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Kentucky's Labor Market Recovery after the Great Recession
The Great Recession and subsequent recovery are often analyzed and discussed in a national context. Government officials and popular media focus on the national unemployment rate, national GDP, and other measures of national economic health, paying less attention to regional differences. While the recession had a nearly universal negative effect on states and localities around the country, considerable differences can be observed among states in the growth of employment, wages, and the number of people participating in the labor force.
Adam A. Millsap, Matt Crumb, and J. Patrick Higgins show the diverse levels of recovery by examining what happened to the labor market in Kentucky and its seven border states, as well as in Kentucky’s metropolitan statistical areas (MSAs) and even in the counties within the Louisville–Jefferson County MSA. By analyzing labor force, employment, and entrepreneurship data at the regional, state, and local levels, this study can help provide context to policy discussions regarding the ongoing labor market recovery.
- Kentucky’s labor force has yet to return to its prerecession level, although private employment is up.
- Kentucky’s labor market recovery has been stronger than many of its neighbors’, particularly in the case of business starts and other measures of entrepreneurship.
- Kentucky’s urban areas recovered faster than its rural areas.
At the national level, the labor force participation (LFP) rate—the percentage of the population age 16 and over that is employed or looking for work—has not reached its prerecession levels. In addition to the usual LFP rate, this study examines the prime-age LFP rate as an alternative measure of a state’s labor force, eliminating the very low LFP rate among the young and the elderly. Only including 25–54-year-olds means that prime-age LFP rates are typically higher than the general LFP rates in each state, but the labor force decline is still apparent.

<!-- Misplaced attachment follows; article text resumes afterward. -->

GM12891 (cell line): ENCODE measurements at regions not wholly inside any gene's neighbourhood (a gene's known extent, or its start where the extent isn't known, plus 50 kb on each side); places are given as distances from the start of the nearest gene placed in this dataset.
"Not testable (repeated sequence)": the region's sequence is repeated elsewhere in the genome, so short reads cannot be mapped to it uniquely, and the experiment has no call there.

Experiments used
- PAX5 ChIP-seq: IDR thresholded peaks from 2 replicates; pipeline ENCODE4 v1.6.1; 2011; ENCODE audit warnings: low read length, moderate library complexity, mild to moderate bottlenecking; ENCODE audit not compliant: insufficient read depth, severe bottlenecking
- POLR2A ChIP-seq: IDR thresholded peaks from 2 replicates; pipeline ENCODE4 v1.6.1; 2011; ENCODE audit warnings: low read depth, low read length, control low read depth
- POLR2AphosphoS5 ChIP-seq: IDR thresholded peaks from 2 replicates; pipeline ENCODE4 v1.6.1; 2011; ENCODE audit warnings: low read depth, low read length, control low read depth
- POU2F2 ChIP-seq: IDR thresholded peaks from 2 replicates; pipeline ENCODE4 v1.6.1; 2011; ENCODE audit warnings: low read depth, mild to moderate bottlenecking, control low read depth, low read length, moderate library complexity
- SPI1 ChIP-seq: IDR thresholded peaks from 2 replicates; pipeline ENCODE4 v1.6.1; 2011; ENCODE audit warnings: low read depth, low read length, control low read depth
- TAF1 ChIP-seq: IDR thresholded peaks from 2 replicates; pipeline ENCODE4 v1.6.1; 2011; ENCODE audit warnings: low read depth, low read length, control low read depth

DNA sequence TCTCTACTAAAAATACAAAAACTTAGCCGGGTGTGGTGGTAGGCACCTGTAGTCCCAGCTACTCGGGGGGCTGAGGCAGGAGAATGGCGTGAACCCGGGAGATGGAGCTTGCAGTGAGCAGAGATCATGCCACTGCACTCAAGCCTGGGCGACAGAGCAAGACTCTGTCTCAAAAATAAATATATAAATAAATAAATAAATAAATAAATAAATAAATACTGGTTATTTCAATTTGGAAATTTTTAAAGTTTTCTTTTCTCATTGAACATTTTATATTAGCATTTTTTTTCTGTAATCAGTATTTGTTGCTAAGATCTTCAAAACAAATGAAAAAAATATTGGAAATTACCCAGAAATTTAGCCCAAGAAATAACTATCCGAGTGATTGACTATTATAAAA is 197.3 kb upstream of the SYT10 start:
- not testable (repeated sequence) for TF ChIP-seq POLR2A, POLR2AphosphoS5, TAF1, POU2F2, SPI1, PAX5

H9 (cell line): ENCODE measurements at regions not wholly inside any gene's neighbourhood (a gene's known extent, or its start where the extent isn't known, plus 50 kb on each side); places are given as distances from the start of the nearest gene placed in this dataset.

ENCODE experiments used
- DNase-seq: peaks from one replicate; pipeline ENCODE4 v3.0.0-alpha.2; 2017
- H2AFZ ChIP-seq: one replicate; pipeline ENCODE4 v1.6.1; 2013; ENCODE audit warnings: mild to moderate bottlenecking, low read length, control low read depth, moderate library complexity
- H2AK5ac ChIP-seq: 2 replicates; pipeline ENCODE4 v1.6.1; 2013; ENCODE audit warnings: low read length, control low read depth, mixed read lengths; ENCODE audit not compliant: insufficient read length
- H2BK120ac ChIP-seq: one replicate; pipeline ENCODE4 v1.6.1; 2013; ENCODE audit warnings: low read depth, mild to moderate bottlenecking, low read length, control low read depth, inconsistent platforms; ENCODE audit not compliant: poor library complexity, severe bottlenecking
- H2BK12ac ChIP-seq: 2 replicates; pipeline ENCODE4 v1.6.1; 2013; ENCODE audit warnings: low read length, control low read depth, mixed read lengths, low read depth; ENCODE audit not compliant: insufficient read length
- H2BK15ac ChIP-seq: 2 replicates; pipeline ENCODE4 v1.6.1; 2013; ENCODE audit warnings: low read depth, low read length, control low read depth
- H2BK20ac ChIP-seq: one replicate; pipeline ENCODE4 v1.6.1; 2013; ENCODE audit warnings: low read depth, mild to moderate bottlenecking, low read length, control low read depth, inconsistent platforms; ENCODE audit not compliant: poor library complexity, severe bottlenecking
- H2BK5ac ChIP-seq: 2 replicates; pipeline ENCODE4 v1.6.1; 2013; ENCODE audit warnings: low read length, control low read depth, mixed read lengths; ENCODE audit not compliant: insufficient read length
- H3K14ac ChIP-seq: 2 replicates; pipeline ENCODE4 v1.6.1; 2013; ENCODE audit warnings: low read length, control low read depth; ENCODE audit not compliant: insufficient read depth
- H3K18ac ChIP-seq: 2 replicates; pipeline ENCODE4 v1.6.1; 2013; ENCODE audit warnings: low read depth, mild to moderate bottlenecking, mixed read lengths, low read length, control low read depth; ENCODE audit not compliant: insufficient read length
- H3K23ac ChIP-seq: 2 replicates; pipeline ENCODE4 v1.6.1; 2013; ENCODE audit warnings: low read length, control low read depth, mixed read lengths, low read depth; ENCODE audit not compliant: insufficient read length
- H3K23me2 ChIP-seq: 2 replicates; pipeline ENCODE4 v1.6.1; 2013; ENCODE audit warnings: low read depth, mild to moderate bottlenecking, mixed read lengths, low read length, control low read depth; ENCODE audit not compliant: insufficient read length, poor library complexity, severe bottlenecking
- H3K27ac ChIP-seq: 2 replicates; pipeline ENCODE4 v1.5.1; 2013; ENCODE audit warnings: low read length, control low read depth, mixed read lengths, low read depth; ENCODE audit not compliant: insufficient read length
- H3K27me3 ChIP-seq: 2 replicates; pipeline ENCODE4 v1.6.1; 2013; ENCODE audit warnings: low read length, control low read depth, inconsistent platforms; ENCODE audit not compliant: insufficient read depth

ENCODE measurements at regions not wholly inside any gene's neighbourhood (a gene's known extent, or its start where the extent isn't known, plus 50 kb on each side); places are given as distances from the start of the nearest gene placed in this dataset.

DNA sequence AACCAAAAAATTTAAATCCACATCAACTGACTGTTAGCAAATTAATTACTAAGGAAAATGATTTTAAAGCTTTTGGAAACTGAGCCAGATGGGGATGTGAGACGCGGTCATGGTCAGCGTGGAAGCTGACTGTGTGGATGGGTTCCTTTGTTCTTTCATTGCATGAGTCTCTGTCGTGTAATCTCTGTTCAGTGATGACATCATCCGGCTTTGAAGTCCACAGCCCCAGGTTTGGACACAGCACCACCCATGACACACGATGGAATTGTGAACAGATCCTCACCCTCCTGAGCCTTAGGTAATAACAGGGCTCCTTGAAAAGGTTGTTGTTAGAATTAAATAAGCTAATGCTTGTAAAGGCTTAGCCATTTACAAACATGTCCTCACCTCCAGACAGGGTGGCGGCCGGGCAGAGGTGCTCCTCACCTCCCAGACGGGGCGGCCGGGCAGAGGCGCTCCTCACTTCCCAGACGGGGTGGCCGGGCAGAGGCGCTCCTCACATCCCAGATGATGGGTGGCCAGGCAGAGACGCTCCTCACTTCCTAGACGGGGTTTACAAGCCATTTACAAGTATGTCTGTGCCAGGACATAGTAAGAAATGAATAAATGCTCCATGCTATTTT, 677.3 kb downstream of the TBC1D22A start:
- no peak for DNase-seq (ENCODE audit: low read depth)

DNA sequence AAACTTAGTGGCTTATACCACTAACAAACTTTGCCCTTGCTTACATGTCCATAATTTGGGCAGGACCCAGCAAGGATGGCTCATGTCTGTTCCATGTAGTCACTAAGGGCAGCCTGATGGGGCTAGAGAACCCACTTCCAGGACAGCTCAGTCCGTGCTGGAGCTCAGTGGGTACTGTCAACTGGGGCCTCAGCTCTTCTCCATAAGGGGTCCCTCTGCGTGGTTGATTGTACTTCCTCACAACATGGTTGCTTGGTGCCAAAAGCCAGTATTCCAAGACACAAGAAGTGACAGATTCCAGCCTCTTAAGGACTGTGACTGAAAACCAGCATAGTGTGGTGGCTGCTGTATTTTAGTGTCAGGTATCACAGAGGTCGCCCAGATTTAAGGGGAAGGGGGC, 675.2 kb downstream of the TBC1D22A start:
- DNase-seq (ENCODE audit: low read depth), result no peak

The LFP rate declines experienced by all the states in this study suggest that many workers are unsure of their ability to find a job and have even given up looking for employment.
Coal Trouble Despite Private Employment Increases
As of 2014, 60 percent of US coal workers were employed in the eight states sampled in this study, with most located in West Virginia and Kentucky. While coal employment makes up a small portion of each state’s total employment, declines in the energy sector can have a large impact on a state’s economy. These states lost a substantial amount of coal employment—particularly Kentucky, which lost 30 percent.
These declines have been intensified by the availability of cheap natural gas and by federal environmental regulations.
In 2015, the eight states featured in this study ranked poorly on the Kauffman Index compared to the rest of the country in terms of entrepreneurship levels:
- Missouri, Illinois, and Virginia were in the middle of the pack for Startup Density (a measure of the number of new firms per 100,000 residents), while Indiana, Tennessee, Ohio, Kentucky, and West Virginia all ranked in the bottom 10 states.
- Seven of the states fell below the median rate of 290 new entrepreneurs per month (0.29); only Kentucky did not (0.35).
All five of the MSAs studied surpassed their prerecession employment levels by September 2015. The smaller MSAs—Bowling Green, Elizabethtown–Fort Knox, and Owensboro—experienced job growth of over 10 percent in the private sector, far outpacing that of the larger Louisville–Jefferson County and Lexington-Fayette MSAs.
Though average weekly wages were higher in 2015 than in 2007 in all the MSAs, wage growth only exceeded that of the entire state in the Owensboro MSA.
Variation can also be seen in private employment growth and average weekly wage growth across the 12 counties in Kentucky and Indiana that make up Kentucky’s largest MSA, Louisville–Jefferson County. Eight counties experienced private-sector employment growth while four counties lost jobs. There were stark differences in wage growth as well: counties in Kentucky performed better than counties in Indiana.